USDA Confirms Cow-to-Cow Transmission of HPAI in Dairy Outbreak 

Brian GermanDairy & Livestock, Dairy and Livestock, Industry

Cow-to-cow transmission of Highly Pathogenic Avian Influenza (HPAI) has been confirmed by the U.S. Department of Agriculture (USDA). The virus has been confirmed in 26 herds so far, in eight states. Officials are continuing to work to answer several questions related to the ongoing outbreak.  Western United Dairies CEO Anja Raudabaugh said the situation will continue evolving as more is understood about the situation.

Cow-to-Cow Transmission

“What is the origin of this virus? We strongly suspect it comes from migrating birds. But is it the feed? Is it the bird feces? Is it the birds bathing in the water?” Raudabaugh noted. “These are all questions that have not been answered yet. So, guidance and directives will definitely be changing every single week as the scientists know more.”

USDA’s Animal and Plant Health Inspection Service maintains an online resource including a list of detections along with biosecurity information. One thing that has been determined is the safety of food products. The U.S. Food and Drug Administration has stated that the “commercial milk supply is safe because of both the pasteurization process and that milk from sick cows is being diverted or destroyed.” USDA has also reiterated confidence in the safety of the U.S. meat supply.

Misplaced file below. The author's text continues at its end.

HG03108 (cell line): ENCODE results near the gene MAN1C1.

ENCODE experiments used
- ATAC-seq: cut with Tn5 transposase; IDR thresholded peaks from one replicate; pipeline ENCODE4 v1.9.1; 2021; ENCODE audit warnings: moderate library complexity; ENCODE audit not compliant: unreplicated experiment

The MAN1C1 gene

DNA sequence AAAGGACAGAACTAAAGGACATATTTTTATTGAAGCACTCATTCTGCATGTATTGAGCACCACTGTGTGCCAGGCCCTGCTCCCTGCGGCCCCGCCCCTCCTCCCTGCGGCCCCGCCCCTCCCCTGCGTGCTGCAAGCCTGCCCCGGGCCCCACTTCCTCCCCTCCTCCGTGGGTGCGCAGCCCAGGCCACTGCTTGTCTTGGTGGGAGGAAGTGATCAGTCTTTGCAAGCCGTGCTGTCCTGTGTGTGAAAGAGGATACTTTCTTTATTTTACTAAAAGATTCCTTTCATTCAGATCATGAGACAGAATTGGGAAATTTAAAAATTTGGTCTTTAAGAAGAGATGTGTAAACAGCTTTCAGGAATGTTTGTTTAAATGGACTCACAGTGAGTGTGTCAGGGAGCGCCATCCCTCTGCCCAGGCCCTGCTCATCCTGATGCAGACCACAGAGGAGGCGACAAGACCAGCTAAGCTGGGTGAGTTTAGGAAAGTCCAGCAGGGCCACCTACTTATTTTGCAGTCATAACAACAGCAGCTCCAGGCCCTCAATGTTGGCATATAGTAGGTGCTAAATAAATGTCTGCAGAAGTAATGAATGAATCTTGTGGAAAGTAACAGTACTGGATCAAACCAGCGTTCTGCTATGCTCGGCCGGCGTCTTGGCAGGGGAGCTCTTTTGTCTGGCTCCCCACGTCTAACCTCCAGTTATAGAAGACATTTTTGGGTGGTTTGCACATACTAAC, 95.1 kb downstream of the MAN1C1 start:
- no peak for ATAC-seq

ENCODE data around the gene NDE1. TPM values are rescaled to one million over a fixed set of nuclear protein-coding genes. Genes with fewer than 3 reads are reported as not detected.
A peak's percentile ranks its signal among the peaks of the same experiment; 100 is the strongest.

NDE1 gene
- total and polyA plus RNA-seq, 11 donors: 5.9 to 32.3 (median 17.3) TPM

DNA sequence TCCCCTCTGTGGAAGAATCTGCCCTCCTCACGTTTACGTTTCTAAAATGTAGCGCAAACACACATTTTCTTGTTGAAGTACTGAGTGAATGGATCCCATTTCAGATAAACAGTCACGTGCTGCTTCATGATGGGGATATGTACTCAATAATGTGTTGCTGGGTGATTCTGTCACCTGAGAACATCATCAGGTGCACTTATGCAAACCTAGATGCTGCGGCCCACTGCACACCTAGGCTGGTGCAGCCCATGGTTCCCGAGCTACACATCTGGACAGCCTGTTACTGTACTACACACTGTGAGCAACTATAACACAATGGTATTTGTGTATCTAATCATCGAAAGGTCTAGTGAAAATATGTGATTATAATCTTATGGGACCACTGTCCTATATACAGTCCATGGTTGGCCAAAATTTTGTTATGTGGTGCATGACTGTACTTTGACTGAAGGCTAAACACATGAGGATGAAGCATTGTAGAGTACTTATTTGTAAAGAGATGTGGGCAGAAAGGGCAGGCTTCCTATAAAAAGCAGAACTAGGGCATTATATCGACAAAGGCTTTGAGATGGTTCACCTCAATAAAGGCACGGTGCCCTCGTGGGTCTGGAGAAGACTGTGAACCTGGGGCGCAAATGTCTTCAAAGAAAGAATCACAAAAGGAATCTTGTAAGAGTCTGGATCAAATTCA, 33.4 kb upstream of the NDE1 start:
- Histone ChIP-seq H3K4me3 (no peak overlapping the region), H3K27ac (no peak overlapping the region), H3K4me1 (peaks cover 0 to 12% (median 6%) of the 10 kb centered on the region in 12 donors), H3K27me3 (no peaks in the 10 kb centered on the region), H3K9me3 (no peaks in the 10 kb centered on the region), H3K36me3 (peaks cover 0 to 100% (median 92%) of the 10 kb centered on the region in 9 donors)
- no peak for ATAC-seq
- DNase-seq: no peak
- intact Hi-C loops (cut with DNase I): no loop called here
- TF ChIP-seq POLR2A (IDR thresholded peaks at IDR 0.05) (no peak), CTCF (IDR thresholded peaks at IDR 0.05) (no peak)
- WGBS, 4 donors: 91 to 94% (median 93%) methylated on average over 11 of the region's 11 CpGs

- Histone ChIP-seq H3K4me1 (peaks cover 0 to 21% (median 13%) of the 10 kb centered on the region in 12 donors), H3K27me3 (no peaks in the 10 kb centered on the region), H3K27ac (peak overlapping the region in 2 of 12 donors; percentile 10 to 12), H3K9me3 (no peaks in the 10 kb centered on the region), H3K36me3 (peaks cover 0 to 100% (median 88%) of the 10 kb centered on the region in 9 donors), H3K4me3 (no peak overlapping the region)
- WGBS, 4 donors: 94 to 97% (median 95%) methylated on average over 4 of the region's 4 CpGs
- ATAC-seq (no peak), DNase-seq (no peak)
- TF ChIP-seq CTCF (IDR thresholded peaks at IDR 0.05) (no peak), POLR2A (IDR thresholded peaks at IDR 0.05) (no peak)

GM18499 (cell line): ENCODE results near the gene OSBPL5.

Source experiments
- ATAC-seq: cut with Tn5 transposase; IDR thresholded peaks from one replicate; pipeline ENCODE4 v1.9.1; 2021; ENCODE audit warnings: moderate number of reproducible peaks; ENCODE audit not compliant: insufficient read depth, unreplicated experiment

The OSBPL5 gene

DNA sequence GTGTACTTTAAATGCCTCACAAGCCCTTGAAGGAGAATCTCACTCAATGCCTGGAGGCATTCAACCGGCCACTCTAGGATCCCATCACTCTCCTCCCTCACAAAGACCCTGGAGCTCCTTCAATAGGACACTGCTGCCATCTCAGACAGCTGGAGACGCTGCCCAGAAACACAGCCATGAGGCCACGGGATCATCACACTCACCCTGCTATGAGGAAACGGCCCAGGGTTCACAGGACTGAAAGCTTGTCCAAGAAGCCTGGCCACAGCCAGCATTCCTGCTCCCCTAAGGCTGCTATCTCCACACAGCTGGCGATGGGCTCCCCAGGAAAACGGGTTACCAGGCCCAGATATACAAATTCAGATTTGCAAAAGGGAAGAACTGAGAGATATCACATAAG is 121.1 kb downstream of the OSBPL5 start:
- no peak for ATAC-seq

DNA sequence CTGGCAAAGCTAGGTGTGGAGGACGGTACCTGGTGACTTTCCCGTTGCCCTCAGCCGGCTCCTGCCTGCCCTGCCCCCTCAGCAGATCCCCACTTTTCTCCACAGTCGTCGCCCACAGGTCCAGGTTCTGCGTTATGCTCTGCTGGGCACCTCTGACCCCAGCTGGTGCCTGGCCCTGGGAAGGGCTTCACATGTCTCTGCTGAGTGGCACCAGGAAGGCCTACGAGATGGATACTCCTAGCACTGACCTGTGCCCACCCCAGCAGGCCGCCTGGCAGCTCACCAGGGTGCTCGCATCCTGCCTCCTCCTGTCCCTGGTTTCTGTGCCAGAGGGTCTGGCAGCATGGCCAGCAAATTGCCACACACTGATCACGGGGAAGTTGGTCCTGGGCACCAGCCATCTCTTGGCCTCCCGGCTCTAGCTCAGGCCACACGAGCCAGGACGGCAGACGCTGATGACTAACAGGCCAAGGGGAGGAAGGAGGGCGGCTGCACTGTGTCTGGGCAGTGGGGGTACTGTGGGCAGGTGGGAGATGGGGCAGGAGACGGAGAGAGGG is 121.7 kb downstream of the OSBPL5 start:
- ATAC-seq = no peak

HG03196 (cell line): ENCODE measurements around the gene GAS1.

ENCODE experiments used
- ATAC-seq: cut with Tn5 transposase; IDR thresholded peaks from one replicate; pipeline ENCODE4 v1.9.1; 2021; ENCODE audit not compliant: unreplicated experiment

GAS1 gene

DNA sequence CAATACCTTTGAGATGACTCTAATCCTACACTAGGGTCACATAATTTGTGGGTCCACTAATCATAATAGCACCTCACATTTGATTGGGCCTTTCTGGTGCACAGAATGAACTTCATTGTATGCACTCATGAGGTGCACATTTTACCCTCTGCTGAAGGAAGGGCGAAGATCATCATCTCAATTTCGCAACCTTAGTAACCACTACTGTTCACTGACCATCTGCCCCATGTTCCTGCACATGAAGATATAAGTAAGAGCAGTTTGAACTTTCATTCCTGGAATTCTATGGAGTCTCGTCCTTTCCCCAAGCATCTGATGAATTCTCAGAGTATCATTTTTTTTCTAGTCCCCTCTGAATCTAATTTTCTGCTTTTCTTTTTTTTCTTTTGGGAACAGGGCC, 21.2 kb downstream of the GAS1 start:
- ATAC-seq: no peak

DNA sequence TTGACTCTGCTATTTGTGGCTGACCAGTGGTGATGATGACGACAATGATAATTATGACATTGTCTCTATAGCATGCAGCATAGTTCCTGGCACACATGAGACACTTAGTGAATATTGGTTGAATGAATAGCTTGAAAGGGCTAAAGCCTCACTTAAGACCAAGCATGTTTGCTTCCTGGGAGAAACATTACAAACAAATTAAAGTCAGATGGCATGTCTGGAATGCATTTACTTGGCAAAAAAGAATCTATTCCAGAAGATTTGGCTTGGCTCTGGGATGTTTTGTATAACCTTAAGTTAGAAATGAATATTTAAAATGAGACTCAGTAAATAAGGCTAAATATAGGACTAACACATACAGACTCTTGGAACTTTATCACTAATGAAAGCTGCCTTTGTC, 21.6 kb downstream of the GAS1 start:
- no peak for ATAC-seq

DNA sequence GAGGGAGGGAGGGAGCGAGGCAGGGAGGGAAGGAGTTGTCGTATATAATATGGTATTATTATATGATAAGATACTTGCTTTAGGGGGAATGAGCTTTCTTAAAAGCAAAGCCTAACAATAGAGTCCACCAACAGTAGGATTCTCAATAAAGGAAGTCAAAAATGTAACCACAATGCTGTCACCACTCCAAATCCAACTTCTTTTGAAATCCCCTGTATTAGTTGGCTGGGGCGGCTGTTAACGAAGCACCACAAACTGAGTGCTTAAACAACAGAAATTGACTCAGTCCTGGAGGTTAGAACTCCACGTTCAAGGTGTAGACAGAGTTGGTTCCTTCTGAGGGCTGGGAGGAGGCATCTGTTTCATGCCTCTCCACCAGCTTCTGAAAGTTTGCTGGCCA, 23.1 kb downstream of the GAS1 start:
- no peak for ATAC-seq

With cow-to-cow transmission confirmed, animals that are showing symptoms of infection should be put in isolation. Producers are being encouraged to work with their veterinarians if cows are displaying signs of infection. While more is continuing to be learned about the situation, animals that have been infected are reportedly recovering.

“There’s not a high mortality associated with this virus,” said Raudabaugh. “But what we are seeing is that the animals that are in their fourth and fifth lactation are not often recovering to their full production capacity, and they are being culled, which is putting a lot of pressure on the young stock and the springer stock.”

Brian German
Ag News Director / AgNet West